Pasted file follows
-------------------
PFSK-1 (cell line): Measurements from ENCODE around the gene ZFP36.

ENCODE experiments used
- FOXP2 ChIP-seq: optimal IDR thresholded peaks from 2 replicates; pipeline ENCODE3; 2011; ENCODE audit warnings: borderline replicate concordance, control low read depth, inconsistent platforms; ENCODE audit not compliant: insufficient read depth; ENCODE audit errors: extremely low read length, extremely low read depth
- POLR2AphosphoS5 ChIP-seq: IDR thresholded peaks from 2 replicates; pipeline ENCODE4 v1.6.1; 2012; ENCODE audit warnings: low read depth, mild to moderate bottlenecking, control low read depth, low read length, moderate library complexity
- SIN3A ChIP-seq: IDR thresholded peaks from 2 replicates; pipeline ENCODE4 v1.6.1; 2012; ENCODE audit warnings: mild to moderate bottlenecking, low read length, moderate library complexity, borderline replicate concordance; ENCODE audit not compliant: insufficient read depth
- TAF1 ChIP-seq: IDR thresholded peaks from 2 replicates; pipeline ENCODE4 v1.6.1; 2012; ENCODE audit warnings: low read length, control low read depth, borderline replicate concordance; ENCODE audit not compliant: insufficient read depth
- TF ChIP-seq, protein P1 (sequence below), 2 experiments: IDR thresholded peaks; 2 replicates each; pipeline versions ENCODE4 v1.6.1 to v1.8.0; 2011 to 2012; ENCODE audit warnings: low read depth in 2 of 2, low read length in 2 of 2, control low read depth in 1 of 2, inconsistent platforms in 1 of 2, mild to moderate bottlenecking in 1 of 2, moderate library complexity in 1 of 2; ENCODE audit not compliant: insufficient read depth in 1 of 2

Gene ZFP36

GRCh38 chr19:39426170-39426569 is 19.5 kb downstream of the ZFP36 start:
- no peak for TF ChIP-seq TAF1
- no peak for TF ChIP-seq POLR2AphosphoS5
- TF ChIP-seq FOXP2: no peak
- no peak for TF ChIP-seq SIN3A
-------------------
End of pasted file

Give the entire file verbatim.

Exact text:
PFSK-1 (cell line): Measurements from ENCODE around the gene ZFP36.

ENCODE experiments used
- FOXP2 ChIP-seq: optimal IDR thresholded peaks from 2 replicates; pipeline ENCODE3; 2011; ENCODE audit warnings: borderline replicate concordance, control low read depth, inconsistent platforms; ENCODE audit not compliant: insufficient read depth; ENCODE audit errors: extremely low read length, extremely low read depth
- POLR2AphosphoS5 ChIP-seq: IDR thresholded peaks from 2 replicates; pipeline ENCODE4 v1.6.1; 2012; ENCODE audit warnings: low read depth, mild to moderate bottlenecking, control low read depth, low read length, moderate library complexity
- SIN3A ChIP-seq: IDR thresholded peaks from 2 replicates; pipeline ENCODE4 v1.6.1; 2012; ENCODE audit warnings: mild to moderate bottlenecking, low read length, moderate library complexity, borderline replicate concordance; ENCODE audit not compliant: insufficient read depth
- TAF1 ChIP-seq: IDR thresholded peaks from 2 replicates; pipeline ENCODE4 v1.6.1; 2012; ENCODE audit warnings: low read length, control low read depth, borderline replicate concordance; ENCODE audit not compliant: insufficient read depth
- TF ChIP-seq, protein P1 (sequence below), 2 experiments: IDR thresholded peaks; 2 replicates each; pipeline versions ENCODE4 v1.6.1 to v1.8.0; 2011 to 2012; ENCODE audit warnings: low read depth in 2 of 2, low read length in 2 of 2, control low read depth in 1 of 2, inconsistent platforms in 1 of 2, mild to moderate bottlenecking in 1 of 2, moderate library complexity in 1 of 2; ENCODE audit not compliant: insufficient read depth in 1 of 2

Gene ZFP36

GRCh38 chr19:39426170-39426569 is 19.5 kb downstream of the ZFP36 start:
- no peak for TF ChIP-seq TAF1
- no peak for TF ChIP-seq POLR2AphosphoS5
- TF ChIP-seq FOXP2: no peak
- no peak for TF ChIP-seq SIN3A